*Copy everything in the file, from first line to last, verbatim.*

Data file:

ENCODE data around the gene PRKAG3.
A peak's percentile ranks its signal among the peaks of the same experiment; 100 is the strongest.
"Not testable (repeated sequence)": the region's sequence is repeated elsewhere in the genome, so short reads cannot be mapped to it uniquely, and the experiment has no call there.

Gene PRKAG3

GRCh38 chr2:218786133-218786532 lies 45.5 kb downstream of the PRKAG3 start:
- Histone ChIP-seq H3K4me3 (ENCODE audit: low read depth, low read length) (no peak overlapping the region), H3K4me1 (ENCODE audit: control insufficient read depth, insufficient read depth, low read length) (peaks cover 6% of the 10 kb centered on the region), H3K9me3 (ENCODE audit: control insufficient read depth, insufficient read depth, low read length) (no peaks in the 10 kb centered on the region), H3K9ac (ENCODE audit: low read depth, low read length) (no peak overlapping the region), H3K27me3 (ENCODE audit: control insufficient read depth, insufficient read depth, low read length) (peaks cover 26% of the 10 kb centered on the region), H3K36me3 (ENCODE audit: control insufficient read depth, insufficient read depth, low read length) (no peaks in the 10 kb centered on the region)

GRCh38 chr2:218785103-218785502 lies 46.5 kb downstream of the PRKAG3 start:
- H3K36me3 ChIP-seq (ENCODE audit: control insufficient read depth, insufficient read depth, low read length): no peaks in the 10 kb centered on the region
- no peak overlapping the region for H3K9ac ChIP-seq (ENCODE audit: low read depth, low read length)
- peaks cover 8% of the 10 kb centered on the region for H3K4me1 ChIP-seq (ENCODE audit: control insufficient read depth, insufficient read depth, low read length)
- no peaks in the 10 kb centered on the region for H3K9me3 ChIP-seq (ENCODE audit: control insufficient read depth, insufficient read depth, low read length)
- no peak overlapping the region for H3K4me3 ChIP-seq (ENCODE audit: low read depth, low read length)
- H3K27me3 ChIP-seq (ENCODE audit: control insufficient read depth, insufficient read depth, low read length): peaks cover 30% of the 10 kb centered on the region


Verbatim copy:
ENCODE data around the gene PRKAG3.
A peak's percentile ranks its signal among the peaks of the same experiment; 100 is the strongest.
"Not testable (repeated sequence)": the region's sequence is repeated elsewhere in the genome, so short reads cannot be mapped to it uniquely, and the experiment has no call there.

Gene PRKAG3

GRCh38 chr2:218786133-218786532 lies 45.5 kb downstream of the PRKAG3 start:
- Histone ChIP-seq H3K4me3 (ENCODE audit: low read depth, low read length) (no peak overlapping the region), H3K4me1 (ENCODE audit: control insufficient read depth, insufficient read depth, low read length) (peaks cover 6% of the 10 kb centered on the region), H3K9me3 (ENCODE audit: control insufficient read depth, insufficient read depth, low read length) (no peaks in the 10 kb centered on the region), H3K9ac (ENCODE audit: low read depth, low read length) (no peak overlapping the region), H3K27me3 (ENCODE audit: control insufficient read depth, insufficient read depth, low read length) (peaks cover 26% of the 10 kb centered on the region), H3K36me3 (ENCODE audit: control insufficient read depth, insufficient read depth, low read length) (no peaks in the 10 kb centered on the region)

GRCh38 chr2:218785103-218785502 lies 46.5 kb downstream of the PRKAG3 start:
- H3K36me3 ChIP-seq (ENCODE audit: control insufficient read depth, insufficient read depth, low read length): no peaks in the 10 kb centered on the region
- no peak overlapping the region for H3K9ac ChIP-seq (ENCODE audit: low read depth, low read length)
- peaks cover 8% of the 10 kb centered on the region for H3K4me1 ChIP-seq (ENCODE audit: control insufficient read depth, insufficient read depth, low read length)
- no peaks in the 10 kb centered on the region for H3K9me3 ChIP-seq (ENCODE audit: control insufficient read depth, insufficient read depth, low read length)
- no peak overlapping the region for H3K4me3 ChIP-seq (ENCODE audit: low read depth, low read length)
- H3K27me3 ChIP-seq (ENCODE audit: control insufficient read depth, insufficient read depth, low read length): peaks cover 30% of the 10 kb centered on the region